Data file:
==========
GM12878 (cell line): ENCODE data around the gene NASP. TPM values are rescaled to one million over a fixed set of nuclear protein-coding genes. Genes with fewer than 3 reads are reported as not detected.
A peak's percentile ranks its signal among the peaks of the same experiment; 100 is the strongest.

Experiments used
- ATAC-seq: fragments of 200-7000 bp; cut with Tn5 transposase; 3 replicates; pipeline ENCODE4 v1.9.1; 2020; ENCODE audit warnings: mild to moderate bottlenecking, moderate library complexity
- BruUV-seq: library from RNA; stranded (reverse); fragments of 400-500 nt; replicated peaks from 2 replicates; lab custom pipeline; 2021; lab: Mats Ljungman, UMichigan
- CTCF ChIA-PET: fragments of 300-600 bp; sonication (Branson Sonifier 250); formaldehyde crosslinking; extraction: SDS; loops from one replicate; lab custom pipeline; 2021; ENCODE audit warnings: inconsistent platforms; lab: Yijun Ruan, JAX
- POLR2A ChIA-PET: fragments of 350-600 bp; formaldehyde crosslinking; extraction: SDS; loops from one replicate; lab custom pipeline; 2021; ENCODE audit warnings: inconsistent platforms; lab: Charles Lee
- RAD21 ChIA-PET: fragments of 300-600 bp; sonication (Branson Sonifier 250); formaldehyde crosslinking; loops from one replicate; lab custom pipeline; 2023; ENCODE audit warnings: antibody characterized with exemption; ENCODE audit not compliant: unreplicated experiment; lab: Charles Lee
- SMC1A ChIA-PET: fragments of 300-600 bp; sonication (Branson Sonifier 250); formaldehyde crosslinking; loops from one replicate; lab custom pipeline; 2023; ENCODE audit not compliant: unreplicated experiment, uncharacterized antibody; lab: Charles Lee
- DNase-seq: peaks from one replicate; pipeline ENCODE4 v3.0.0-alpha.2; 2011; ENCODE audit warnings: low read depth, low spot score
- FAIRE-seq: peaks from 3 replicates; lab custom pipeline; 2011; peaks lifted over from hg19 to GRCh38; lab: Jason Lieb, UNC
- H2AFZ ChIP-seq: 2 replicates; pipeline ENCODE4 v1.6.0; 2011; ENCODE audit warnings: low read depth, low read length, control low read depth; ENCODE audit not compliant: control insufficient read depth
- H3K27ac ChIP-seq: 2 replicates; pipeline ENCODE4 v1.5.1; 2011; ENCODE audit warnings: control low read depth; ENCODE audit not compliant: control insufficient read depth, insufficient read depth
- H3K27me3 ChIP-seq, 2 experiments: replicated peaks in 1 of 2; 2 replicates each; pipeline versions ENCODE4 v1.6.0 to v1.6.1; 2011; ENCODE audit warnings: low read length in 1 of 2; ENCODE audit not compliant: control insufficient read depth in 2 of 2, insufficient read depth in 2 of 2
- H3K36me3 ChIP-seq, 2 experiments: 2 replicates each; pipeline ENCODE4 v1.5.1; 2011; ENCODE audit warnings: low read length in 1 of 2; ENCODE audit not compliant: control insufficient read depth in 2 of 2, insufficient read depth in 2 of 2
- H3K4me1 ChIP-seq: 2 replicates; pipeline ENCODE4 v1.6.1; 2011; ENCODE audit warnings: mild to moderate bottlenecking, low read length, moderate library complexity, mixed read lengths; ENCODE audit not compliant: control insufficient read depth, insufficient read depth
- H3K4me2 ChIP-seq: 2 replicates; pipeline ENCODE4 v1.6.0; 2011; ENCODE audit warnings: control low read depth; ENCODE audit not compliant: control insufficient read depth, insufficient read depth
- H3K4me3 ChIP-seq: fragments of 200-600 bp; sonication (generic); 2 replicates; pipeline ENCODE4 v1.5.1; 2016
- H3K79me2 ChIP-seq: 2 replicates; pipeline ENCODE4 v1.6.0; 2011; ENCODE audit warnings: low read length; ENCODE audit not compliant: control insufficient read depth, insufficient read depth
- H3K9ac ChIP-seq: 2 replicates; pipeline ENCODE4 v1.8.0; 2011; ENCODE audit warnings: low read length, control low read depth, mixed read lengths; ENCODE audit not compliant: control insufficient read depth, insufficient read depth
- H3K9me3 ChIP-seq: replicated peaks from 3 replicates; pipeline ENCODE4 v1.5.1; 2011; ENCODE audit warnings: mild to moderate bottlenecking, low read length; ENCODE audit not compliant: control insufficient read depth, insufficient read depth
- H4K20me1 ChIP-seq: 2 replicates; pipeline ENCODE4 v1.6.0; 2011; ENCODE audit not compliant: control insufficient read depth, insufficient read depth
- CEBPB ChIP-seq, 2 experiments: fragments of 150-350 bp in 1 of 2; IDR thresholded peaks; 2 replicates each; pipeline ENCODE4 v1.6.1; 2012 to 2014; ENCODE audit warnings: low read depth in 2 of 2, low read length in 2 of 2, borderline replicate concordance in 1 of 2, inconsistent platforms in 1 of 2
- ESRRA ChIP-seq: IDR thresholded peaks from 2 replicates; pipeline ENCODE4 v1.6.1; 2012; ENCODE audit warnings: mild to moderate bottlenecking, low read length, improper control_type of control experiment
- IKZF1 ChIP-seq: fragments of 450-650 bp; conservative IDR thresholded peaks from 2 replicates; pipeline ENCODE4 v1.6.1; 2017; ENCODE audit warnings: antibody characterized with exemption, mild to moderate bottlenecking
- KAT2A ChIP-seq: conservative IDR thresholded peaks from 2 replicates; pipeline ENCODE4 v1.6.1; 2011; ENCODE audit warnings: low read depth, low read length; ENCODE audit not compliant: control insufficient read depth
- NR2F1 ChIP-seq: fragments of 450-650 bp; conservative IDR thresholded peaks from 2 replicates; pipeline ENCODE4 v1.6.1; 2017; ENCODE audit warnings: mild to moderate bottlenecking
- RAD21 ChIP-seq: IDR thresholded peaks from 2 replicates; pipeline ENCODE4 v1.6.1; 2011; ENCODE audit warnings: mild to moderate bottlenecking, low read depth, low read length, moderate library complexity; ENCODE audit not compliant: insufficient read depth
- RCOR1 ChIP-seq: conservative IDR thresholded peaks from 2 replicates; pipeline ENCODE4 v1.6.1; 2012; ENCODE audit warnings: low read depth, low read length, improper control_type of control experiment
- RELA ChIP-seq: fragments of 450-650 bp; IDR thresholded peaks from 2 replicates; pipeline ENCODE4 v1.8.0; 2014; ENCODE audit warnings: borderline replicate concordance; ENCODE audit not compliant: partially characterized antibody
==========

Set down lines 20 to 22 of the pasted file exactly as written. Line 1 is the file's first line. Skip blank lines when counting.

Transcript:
- H3K9ac ChIP-seq: 2 replicates; pipeline ENCODE4 v1.8.0; 2011; ENCODE audit warnings: low read length, control low read depth, mixed read lengths; ENCODE audit not compliant: control insufficient read depth, insufficient read depth
- H3K9me3 ChIP-seq: replicated peaks from 3 replicates; pipeline ENCODE4 v1.5.1; 2011; ENCODE audit warnings: mild to moderate bottlenecking, low read length; ENCODE audit not compliant: control insufficient read depth, insufficient read depth
- H4K20me1 ChIP-seq: 2 replicates; pipeline ENCODE4 v1.6.0; 2011; ENCODE audit not compliant: control insufficient read depth, insufficient read depth